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  • Peter Kirkpatrick

Using Email to Increase Customer Loyalty

In the last article Say it With Email we cited several industry insights – including Forrester Research’s recent conclusion that 90% of emails get delivered to the intended recipient’s inbox, whereas only 2% of your Facebook Fans see your posts in their newsfeed – as a challenge to everyone at clubs not using email as a key pillar in their customer contact strategy to ask themselves: why not?


With its inherently, personal nature, email naturally lends itself to marketing lifecycle communications – or customer journey – programs. Furthermore, email programs tend to punch above their weight in terms of response. With a basic understanding of your customer’s motivations, their buying journey, how they interact online and what truly drives their purchase decisions you can successfully achieve a higher return for your marketing efforts. Lifecycle programs are about guiding your customers along the path to purchase by identifying, and leveraging, timely and relevant touch-points.


That said, we get it, marketing automation tech can be as daunting as hearing your name announced on the first tee at your very first competitive event. But it doesn’t have to be. Remember, marketing automation is just a cool way of saying “easily repeatable marketing programs”. It’s important to narrow your efforts to the areas that will have the most impact. Your customers' journey begins with awareness, moves to consideration through to purchase and then ends up in a loyalty loop that includes the purchase experience, product satisfaction and hopefully, repeat purchase. This is the part of the customer journey that we will focus on and the part where the customer email addresses you’ve collected will pay big dividends (you did get their email address, right? If not, go back and read the last article!).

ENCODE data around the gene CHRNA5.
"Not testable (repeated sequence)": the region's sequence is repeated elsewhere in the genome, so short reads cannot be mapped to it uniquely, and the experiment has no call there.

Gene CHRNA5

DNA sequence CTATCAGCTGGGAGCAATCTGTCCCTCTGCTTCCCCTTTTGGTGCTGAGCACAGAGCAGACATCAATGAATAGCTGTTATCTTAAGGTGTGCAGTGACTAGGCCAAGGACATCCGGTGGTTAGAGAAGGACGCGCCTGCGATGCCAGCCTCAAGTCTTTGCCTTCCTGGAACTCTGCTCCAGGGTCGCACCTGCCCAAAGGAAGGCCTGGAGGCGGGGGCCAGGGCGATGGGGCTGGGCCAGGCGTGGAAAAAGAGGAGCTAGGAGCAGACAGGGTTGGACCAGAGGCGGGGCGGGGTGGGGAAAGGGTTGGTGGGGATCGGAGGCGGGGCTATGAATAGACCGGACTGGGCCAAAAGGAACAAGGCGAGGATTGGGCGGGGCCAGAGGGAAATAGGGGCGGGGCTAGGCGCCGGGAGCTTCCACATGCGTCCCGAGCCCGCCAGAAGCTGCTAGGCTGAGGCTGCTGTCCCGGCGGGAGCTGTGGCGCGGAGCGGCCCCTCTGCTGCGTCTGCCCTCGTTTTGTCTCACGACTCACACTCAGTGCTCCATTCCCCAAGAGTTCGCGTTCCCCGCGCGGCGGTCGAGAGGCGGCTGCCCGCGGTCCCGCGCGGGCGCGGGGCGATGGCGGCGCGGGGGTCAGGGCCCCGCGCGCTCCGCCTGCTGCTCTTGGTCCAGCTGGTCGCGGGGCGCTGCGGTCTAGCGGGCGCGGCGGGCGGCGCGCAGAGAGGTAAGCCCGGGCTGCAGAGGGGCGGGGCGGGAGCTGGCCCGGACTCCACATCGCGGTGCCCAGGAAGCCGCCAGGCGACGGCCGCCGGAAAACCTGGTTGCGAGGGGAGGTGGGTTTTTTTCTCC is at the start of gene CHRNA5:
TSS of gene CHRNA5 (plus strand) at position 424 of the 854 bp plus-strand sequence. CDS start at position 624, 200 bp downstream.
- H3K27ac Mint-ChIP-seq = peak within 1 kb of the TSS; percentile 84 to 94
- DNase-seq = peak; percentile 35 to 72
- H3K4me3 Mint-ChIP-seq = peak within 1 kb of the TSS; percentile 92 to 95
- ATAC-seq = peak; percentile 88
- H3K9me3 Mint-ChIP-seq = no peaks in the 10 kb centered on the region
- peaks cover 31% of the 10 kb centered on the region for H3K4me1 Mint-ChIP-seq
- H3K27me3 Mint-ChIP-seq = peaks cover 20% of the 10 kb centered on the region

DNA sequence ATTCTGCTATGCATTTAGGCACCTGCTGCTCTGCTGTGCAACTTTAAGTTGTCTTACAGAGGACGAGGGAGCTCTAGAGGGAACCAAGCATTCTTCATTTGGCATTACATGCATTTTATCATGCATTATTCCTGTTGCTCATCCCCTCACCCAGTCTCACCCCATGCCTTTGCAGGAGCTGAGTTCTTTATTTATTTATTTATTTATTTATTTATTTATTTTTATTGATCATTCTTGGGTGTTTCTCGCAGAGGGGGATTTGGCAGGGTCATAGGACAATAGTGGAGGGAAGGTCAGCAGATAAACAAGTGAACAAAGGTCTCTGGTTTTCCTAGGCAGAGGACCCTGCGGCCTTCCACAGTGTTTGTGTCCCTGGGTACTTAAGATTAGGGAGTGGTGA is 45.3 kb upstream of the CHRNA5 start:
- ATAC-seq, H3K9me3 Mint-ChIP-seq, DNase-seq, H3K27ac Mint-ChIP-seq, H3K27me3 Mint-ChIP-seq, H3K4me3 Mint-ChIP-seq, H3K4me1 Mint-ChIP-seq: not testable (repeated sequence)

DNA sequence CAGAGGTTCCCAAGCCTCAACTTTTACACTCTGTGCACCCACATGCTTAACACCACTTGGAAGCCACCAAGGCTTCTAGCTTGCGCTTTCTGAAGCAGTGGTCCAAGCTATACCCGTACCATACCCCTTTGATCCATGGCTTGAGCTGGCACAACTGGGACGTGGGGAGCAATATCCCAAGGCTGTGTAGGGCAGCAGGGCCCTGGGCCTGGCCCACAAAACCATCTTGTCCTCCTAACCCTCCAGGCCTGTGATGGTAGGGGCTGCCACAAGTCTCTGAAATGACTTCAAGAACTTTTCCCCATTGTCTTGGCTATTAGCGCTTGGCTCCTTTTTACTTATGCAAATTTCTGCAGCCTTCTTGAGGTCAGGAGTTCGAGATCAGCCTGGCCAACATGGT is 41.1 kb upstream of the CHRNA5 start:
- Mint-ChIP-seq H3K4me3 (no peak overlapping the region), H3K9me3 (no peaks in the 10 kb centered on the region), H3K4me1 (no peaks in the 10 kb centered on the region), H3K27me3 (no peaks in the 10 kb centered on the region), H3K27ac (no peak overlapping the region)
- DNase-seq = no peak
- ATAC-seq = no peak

McKinsey & Company helped marketers better understand the customer decision journey when they introduced the “loyalty loop” (adapted for relevance)

Use this short list of key tips when using email to build an engaging post-sale customer loyalty program.


Focus on areas with a significant recurring impact - Look for the audiences that present the greatest opportunity within your customer base. Although our best repeat customers may present upsell and other loyalty opportunities (and shouldn’t be forgotten) the incremental lifetime revenue opportunity may be relatively low when compared to that of converting an occasional green fee paying golfer to a regular repeat customer by having them join a weekly social or league. A dedicated new customer welcome program is a foundational investment that generates goodwill, develops relationships, and ultimately, helps increase your share of wallet as it relates to their discretionary golf spend.


Evaluate effort and resources requirements - Whiz-bang automation, dynamic personalization, multi-channel delivery capabilities, and Nth-degree segmentation options all sound great but can quickly become unwieldy and overly complex. Start with a few basic “bankable” programs and make incremental additions as you test, measure and make refinements. Beware of creating FNI (fluff with no impact), or complex red-herrings that have no tangible results.